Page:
One gray morning, early in the spring, I was out shooting landscapes near my father-in-law's place in Sterling, Illinois, and I came across the Midway Drive-in. I'm guessing the Midway is about midway between Sterling and Dixon, known for magenta petunias lining the city streets and the "boyhood home" of Ronald Reagan, or "Dutch" as they like to call him.
The Midway, I learned, was built in the seminal year of 1950, and claims to be the oldest "standing" drive-in in the state.
The Midway owner's marketing strategy is to capitalize on nostalgia for the era, playing period rock n' roll music before the first show (unfortunately for the photographer, the speaker-poles have been replaced with AM-FM radio broadcasts). There's always a double feature at the Midway, and at intermission they show the "classic animated “Dancing Hot Dog” short" and other vintage concession ads.
What appealed to me about the Midway is the exposed architecture of the structures. I love the 3-D construction of the letters on the sign. Not vacuum-formed plastic, but sheets of metal cut and bent into shape, each letter riveted together by hand.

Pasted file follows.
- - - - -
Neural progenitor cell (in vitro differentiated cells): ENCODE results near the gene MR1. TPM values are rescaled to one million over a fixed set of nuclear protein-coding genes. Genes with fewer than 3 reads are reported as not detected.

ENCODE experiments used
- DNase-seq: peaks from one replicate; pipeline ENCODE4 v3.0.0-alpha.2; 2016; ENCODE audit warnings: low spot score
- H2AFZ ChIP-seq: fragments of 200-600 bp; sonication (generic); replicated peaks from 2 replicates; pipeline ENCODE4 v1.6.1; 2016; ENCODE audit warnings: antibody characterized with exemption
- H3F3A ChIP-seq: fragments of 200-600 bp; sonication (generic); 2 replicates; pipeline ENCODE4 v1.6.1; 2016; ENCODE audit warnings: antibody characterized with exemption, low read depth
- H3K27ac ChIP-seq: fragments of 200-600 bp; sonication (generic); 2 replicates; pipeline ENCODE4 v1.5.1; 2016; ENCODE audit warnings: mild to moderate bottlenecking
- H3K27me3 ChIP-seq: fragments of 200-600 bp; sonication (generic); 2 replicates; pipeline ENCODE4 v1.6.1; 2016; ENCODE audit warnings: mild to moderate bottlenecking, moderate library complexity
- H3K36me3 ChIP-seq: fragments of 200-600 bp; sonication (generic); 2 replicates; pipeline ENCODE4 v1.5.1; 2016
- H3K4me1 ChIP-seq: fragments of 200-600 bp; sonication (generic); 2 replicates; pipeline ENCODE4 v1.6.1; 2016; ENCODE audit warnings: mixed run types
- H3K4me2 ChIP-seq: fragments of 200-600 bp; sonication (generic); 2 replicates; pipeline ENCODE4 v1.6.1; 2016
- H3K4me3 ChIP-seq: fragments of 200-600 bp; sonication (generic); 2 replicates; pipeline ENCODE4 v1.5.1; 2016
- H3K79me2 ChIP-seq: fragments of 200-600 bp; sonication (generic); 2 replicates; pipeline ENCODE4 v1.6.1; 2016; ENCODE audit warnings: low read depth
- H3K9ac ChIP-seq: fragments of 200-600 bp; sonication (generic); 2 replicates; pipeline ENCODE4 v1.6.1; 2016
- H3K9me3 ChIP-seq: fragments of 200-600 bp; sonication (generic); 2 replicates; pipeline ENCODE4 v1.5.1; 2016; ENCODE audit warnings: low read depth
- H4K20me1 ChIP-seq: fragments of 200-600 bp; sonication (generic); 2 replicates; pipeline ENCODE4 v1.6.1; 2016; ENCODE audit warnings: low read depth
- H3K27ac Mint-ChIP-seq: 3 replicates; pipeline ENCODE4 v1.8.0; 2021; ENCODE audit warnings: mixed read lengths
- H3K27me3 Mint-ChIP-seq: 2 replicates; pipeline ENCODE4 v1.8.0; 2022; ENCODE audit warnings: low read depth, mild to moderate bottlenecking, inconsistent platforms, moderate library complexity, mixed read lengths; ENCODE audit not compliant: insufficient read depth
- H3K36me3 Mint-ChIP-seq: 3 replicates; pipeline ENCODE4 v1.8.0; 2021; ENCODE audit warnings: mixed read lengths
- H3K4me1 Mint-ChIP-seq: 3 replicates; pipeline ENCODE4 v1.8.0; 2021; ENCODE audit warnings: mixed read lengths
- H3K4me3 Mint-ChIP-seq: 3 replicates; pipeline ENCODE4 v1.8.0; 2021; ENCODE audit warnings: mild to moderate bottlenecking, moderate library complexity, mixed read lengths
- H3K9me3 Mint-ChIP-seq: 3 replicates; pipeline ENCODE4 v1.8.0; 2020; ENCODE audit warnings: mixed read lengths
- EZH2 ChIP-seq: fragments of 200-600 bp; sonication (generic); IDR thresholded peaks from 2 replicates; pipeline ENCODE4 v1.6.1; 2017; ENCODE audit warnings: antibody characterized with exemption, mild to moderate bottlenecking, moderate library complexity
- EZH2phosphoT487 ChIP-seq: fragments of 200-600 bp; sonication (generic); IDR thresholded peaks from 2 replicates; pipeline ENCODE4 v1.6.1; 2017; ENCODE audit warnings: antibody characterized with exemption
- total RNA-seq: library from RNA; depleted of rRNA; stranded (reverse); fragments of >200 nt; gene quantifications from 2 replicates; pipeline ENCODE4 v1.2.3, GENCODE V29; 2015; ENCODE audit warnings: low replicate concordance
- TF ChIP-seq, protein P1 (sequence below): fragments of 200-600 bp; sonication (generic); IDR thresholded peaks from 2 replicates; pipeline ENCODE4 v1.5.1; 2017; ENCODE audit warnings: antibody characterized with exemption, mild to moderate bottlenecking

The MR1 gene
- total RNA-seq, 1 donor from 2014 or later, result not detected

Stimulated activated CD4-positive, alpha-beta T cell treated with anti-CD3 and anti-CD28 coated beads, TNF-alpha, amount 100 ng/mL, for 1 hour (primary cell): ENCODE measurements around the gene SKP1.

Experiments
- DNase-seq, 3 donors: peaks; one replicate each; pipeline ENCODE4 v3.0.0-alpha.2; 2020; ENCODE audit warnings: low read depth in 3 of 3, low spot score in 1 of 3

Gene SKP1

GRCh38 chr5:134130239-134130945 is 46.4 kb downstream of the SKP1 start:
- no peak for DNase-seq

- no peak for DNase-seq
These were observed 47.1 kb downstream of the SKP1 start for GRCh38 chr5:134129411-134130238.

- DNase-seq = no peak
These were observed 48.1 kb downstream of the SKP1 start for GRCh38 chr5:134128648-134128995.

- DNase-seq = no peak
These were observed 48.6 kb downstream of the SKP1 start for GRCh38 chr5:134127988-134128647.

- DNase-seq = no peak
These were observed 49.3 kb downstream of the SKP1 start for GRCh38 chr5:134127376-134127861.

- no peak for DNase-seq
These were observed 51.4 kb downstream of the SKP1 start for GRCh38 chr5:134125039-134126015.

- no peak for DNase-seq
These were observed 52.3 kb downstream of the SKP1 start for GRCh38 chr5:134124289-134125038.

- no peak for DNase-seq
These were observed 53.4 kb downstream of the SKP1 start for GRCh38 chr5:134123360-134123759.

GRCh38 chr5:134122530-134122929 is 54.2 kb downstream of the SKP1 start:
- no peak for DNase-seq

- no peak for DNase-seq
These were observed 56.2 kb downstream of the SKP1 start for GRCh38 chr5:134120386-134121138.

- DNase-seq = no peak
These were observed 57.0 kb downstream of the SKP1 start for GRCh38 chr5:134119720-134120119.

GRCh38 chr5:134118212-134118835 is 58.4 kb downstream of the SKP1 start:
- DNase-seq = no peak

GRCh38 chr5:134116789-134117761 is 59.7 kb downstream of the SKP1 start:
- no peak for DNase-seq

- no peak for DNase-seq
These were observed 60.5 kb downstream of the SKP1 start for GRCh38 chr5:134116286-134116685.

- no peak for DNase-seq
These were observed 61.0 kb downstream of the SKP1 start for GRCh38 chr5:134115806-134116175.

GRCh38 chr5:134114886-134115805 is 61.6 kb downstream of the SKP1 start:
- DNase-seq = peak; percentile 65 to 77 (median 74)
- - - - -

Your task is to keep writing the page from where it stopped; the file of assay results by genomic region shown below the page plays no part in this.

Of course, the roof of the box office is great. Although the Midway folks call it "spaceship" styling, it's shaped like an artist's palette and is tipped at an alarming angle. Notice the struts that hold it up are of completely different designs, side to side. The exterior walls are all faced with half-sawn logs or fenceposts, giving its asymmetrical shape a log-cabin kind of feel.
Seeing the place in the soft morning light when it was empty and silent was an oddly emotional experience, like I had missed the party and didn't even know about it.
Born in Detroit.
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